Social Responsibility Means Taking Action

A recap of the #YLAIEmpowersCommunities webchat – ‘Build Your Enterprise Through Community Action’

“Social responsibility” can be added to the growing list of buzzwords that community leaders and entrepreneurs employ to enhance their reputation — but recently a leading American NGO expert challenged YLAI Network members to deploy self-awareness in their approach to bringing forth positive social change.  

Hilary Binder-Aviles spoke to those watching across the YLAI Network about her experience in taking action to make communities a better place. She helped viewers navigate step by step the questions they should consider when giving back and helping communities and shifted the perspective to focus on making a difference through stakeholder engagement and listening to what people need in their communities.

Here are four key takeaways from the discussion, which was led by moderator Melissa Dilber of the YLAI Network Team:

Deciding What Social Responsibility Means to You

In considering the meaning of social responsibility, it is crucial to discover what exactly is the difference leaders want made. Whether efforts are focused on clean air in cities or providing youth opportunities to grow, knowing the target outcome is key to keeping everyone focused on the same end goal. Additionally, by engaging stakeholder and community members, you will both connect with the community and discover needs within the community that you may not have previously realized. “This is a really important place to start before you jump in,” says Binder-Aviles. “You need to reflect on what you want to do and why you want to do it.”  

Doing Your Homework

Binder-Aviles encourages leaders, after they gain clarity on the direction to be taken in future efforts, to research who else is already doing work in that space and learn how their work can complement the gifts and strengths of the established efforts. Whether they are formal NGOs or simply a group of residents coming together to solve issues, supporting the efforts currently out there leads to the possibility of doing more. “Partnerships are so critical to this collaborative work of improving communities. And that’s ultimately what this work is about. It’s about the human relationships we build with each other.”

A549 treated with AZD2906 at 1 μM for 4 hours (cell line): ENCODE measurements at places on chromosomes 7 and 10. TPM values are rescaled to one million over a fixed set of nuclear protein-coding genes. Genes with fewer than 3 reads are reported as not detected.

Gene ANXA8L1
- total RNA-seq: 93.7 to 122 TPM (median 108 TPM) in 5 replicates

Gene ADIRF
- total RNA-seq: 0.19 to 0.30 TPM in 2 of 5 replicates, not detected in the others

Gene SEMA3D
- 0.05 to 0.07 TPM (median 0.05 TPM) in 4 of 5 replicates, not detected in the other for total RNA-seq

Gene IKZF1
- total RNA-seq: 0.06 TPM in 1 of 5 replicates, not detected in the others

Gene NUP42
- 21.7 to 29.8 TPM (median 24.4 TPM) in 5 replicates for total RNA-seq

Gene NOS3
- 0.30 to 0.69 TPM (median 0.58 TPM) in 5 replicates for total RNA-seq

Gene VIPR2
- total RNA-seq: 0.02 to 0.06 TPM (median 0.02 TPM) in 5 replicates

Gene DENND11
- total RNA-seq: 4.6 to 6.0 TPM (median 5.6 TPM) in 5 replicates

‘Socially Responsible’ Means Dependable

Binder-Aviles also spoke honestly on the effects of well-intentioned individuals essentially doing more harm than good when they do not follow through on a commitment very seriously. She recounted her experiences with community groups where individuals claimed they wanted to be a part of her efforts, but either never came back or stopped coming shortly after. “You as a socially responsible person need to take your commitment very seriously.” In terms of what entrepreneurs can do to incorporate social responsibility into what they are already doing, she said they can consider offering their gifts of time, treasure and talent.

Community Organizing for Action

The YLAI Online Course is another opportunity for young leaders and social entrepreneurs to build their leadership skills. This course, for which Binder-Aviles serves an instructor, is really about how to engage with communities and address issues in partnership with the people who are directly affected. “It’s really about saying ‘How do I do with’ rather than ‘do for.’ And so whatever you are doing, it is about building capacity for communities to take charge of their own future.”

In addition to our online course, we also have Hilary Binder-Aviles’ The NGO Handbook on our website — with concrete steps for organizing an event and recruiting volunteers. You can get your copy in English or Spanish today at https://ylai.state.gov/communities/.

Este artículo también está disponible en español.